In this post I am using phaser community edition 2.11.1 of phaser. If you run into problems reproducing the code examples here be sure to start with the version number first. As of this writing phaser ce 2.x is not the latest major release of phaser and the code here might break on newer major release of phaser.
For starters here is a very basic example that uses a sprite sheet that is generated using the canvas 2d drawing api. Once I have a sprite sheet to work with in phasers cache, I can then use it to create a sprite sheet using that sheet.
I have a post that I wrote a while back in which I get into using canvas to make sprite sheets in detail, So I will not be getting into detail with this. However the basic idea is to just create a canvas, draw to it with the 2d canvas drawing api, and then pass the canvas to the addSpriteSheet method as extra data, after passing null for what would be a url sense I am not loading an external sprite sheet.
Once I have my sprite sheet I can now use it my passing the key of the sprite sheet as the third argument, after pasing the starting x, and y position. In phaser there is game.add.sprite, and game.make.sprite. In this example I am using game.add.sprite which results in the sprite being created, and being stored in the phaser cache.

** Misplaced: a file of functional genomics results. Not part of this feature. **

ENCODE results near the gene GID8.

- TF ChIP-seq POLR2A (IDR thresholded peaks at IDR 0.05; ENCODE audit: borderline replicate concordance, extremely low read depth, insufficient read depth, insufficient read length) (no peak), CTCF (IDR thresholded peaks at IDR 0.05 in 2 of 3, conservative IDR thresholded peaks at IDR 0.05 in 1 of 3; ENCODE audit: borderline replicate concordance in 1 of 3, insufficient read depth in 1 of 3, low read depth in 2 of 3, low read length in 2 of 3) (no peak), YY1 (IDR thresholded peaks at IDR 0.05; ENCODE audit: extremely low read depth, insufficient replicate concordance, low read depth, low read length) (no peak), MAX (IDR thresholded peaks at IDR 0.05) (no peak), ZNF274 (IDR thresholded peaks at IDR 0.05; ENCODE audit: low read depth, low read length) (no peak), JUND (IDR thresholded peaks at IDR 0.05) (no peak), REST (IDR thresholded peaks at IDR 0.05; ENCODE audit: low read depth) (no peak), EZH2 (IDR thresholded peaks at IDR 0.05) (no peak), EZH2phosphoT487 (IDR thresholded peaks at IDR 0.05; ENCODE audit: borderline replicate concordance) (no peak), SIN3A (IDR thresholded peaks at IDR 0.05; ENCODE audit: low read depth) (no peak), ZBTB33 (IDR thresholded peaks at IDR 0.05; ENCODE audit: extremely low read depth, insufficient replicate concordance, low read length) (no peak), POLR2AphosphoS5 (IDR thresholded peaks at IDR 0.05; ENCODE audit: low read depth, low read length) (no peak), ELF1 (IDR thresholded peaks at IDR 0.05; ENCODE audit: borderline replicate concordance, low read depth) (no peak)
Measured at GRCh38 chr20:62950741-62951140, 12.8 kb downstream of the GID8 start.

So now that we have worked out how to just place a sprite on a screen it might be nice to get it to do something. It is possible to just manually move a sprite around by stepping the x and y properties of the sprite object manually, and for some projects that might be the way to do it. However phaser does come with a fairly impressive physics engine built in, and it is enabled by default. I will not be covering every little detail about the physics engine here of course, this post is going to be long enough to begin with. However I have a getting started with physics in phaser ce post that would be a good starting point.
To physics enable a sprite I just need to call game.physics.eanble and pass a reference to the sprite to which I want to enable physics for. Once That is done there is then a physics body for the sprite that i can then set values for things like gravity, bounce, and velocity.
Another feature of Sprites to be aware of is the data object of a sprite. This is the standard object to use when it comes to parking any kind of data with a single sprite instance. In this simple example I am just using the data object to store a per pixel rate that the sprite is to move by.
in a real example I might use the data object to store an instance of some kind of class that contains all kinds of properties and methods that have to do with that sprite. The data Object is just a plain old object that is not used by phaser internally, if I really wanted to I could just append some other object to the sprite as well as long as I do not overwrite anything. So this is just the standard way of setting any kind of data that should be associated with the sprite.